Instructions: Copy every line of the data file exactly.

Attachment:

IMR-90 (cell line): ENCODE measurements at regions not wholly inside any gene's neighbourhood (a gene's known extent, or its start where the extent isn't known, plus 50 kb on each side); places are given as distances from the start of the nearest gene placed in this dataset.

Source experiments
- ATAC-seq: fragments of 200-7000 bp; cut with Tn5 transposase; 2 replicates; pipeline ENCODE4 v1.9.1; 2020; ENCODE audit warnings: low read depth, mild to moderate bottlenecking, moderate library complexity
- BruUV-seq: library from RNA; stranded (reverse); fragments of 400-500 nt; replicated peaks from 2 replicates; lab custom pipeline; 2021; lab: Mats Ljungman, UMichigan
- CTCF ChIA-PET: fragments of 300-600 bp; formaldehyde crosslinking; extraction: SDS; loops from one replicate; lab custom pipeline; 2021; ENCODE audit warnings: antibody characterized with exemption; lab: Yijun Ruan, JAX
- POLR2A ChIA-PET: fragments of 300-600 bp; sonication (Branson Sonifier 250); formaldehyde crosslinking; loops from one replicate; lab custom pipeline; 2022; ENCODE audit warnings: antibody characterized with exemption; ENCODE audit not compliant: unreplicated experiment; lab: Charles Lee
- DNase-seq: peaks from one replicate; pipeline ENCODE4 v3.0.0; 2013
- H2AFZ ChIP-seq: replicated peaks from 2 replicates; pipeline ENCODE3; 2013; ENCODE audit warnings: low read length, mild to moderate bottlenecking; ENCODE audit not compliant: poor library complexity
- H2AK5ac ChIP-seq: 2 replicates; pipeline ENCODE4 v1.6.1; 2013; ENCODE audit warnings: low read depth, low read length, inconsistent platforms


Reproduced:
IMR-90 (cell line): ENCODE measurements at regions not wholly inside any gene's neighbourhood (a gene's known extent, or its start where the extent isn't known, plus 50 kb on each side); places are given as distances from the start of the nearest gene placed in this dataset.

Source experiments
- ATAC-seq: fragments of 200-7000 bp; cut with Tn5 transposase; 2 replicates; pipeline ENCODE4 v1.9.1; 2020; ENCODE audit warnings: low read depth, mild to moderate bottlenecking, moderate library complexity
- BruUV-seq: library from RNA; stranded (reverse); fragments of 400-500 nt; replicated peaks from 2 replicates; lab custom pipeline; 2021; lab: Mats Ljungman, UMichigan
- CTCF ChIA-PET: fragments of 300-600 bp; formaldehyde crosslinking; extraction: SDS; loops from one replicate; lab custom pipeline; 2021; ENCODE audit warnings: antibody characterized with exemption; lab: Yijun Ruan, JAX
- POLR2A ChIA-PET: fragments of 300-600 bp; sonication (Branson Sonifier 250); formaldehyde crosslinking; loops from one replicate; lab custom pipeline; 2022; ENCODE audit warnings: antibody characterized with exemption; ENCODE audit not compliant: unreplicated experiment; lab: Charles Lee
- DNase-seq: peaks from one replicate; pipeline ENCODE4 v3.0.0; 2013
- H2AFZ ChIP-seq: replicated peaks from 2 replicates; pipeline ENCODE3; 2013; ENCODE audit warnings: low read length, mild to moderate bottlenecking; ENCODE audit not compliant: poor library complexity
- H2AK5ac ChIP-seq: 2 replicates; pipeline ENCODE4 v1.6.1; 2013; ENCODE audit warnings: low read depth, low read length, inconsistent platforms